Alas, the beloved CFL isn’t perfect. All fluorescent lights contain mercury. The good news is that the new generation of CFLs posses only a trace amount of mercury (4 mg), far less mercury than in thermometers (500 mg) or old thermostats (3000 mg). In terms of environmental mathematics, a power plant actually emits 10 mg of mercury to fuel the power needs of an incandescent light bulb compared to 2.4 mg required to produce the electricity to power a CFL for the same amount of time. There has been a lot of fear (and a few urban myths) circulated about toxins released from a broken bulb. Again, the amount of mercury is minimal, but you should take precaution in cleaning up a broken CFL.
TIP: How to clean up a broken CFL
• Using gloves, carefully scoop up the fragments and powder with stiff paper or cardboard and place them in a sealed plastic bag. DO NOT USE A VACUUM!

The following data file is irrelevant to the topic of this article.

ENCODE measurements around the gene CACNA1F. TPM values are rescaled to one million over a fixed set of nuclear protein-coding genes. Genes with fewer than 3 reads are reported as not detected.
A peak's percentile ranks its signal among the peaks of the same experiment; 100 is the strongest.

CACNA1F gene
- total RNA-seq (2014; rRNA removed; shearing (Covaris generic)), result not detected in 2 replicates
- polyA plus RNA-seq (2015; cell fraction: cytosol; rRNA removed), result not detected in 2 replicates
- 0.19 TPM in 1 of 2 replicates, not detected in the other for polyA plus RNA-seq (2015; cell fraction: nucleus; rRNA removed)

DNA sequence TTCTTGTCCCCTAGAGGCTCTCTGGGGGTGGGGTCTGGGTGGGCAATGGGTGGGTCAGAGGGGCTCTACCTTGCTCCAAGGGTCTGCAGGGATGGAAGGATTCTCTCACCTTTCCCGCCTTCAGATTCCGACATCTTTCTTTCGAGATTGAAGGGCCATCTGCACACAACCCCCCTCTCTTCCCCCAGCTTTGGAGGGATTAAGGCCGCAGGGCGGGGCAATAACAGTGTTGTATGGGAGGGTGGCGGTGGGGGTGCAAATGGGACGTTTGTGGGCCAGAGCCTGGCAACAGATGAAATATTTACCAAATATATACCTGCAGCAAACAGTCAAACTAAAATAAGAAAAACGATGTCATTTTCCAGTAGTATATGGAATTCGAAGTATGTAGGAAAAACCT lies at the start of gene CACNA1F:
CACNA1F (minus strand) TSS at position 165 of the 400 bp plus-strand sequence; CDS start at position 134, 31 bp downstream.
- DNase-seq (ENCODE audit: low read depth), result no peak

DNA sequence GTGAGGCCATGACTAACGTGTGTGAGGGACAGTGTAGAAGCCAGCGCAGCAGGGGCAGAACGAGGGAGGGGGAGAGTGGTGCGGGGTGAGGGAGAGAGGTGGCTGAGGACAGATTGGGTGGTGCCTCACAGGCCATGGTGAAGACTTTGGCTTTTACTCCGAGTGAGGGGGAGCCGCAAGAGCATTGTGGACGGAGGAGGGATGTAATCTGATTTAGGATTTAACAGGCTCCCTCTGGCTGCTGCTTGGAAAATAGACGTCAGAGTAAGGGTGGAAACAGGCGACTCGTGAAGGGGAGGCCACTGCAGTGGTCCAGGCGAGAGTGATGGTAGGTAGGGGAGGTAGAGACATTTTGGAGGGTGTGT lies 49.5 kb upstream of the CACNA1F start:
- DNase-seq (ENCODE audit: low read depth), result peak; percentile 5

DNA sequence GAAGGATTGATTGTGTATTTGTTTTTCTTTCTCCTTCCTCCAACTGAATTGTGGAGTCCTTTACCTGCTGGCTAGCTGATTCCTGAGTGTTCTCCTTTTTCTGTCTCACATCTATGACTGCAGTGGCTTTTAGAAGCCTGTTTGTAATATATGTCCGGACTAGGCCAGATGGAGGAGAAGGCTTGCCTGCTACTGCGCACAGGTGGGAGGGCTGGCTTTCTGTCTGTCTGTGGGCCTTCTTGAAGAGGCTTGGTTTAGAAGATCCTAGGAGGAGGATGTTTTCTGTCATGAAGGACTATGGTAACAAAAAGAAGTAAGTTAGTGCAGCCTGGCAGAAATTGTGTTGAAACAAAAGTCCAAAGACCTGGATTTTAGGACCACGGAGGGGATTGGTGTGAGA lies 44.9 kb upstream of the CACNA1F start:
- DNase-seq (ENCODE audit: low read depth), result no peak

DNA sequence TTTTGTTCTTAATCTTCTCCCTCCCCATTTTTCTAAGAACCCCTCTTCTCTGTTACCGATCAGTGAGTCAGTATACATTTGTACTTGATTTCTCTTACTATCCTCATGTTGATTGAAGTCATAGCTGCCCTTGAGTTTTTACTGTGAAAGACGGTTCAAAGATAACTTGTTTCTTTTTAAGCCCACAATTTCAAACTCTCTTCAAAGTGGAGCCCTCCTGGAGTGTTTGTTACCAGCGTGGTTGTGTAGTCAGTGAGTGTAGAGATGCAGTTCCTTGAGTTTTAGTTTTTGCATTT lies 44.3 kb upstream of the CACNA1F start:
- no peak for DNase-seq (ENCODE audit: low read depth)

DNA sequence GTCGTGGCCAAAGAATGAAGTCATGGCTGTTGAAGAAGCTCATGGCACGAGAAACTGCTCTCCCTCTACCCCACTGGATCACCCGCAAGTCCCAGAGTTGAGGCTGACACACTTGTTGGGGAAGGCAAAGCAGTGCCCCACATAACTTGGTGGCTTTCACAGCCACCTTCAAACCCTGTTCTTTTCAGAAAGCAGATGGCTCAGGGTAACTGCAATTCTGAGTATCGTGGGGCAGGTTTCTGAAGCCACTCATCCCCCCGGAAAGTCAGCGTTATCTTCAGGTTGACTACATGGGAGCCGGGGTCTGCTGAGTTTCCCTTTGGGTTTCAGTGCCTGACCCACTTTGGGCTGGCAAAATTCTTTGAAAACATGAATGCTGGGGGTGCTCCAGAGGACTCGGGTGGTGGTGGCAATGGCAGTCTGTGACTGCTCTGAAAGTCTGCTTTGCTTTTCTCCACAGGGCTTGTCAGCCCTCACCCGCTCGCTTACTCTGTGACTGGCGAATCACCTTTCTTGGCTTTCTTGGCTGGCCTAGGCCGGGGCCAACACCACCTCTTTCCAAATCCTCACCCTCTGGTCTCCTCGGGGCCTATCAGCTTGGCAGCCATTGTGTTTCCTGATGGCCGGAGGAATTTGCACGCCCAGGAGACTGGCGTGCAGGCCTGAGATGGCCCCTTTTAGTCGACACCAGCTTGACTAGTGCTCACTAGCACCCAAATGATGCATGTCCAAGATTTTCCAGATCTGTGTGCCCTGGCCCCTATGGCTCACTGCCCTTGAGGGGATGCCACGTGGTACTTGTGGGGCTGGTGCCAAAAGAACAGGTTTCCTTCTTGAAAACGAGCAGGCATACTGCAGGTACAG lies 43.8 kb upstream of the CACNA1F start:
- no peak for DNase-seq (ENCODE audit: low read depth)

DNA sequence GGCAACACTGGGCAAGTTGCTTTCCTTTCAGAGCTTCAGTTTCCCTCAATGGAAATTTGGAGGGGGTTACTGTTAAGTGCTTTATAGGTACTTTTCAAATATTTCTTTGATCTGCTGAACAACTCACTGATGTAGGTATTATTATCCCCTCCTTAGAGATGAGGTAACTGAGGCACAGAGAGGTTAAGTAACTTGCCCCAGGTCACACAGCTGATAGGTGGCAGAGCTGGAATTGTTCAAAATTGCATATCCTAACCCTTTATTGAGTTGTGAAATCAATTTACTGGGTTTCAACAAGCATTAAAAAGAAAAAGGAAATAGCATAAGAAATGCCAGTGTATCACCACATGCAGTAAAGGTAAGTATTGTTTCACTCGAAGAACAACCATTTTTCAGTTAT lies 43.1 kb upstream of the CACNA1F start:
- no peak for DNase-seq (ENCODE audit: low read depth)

• Place all cleanup materials in a second sealed plastic bag.
• Take to a recycling center.
How to Recycle CFLs
Well, I have been using these bulbs for years and haven’t had to replace one yet (you gotta love that seven-year life span). But when the time comes to dispose of a CFL, it’s important to note that some states, cities and counties have outlawed putting CFL bulbs in the trash, but in most states the practice is legal. (Which just doesn’t seem right.) Recycling is the best option. But even most cities that have curbside recycling won’t take the bulbs and they must be brought to a hazardous-waste collection day or a special facility. Some retailers will take them for recycling: IKEA, bless those green-hearted Swedes, accepts them. And the EPA is working with Wal-Mart to establish a similar program.
TIP: Find recycling options near you by going to earth911. Select “Fluorescent Bulbs” from the “Find a Recycling Center” drop-down menu at the top of the page and enter your zip code. This page will identify the nearest mercury recycling or disposal facilities near you.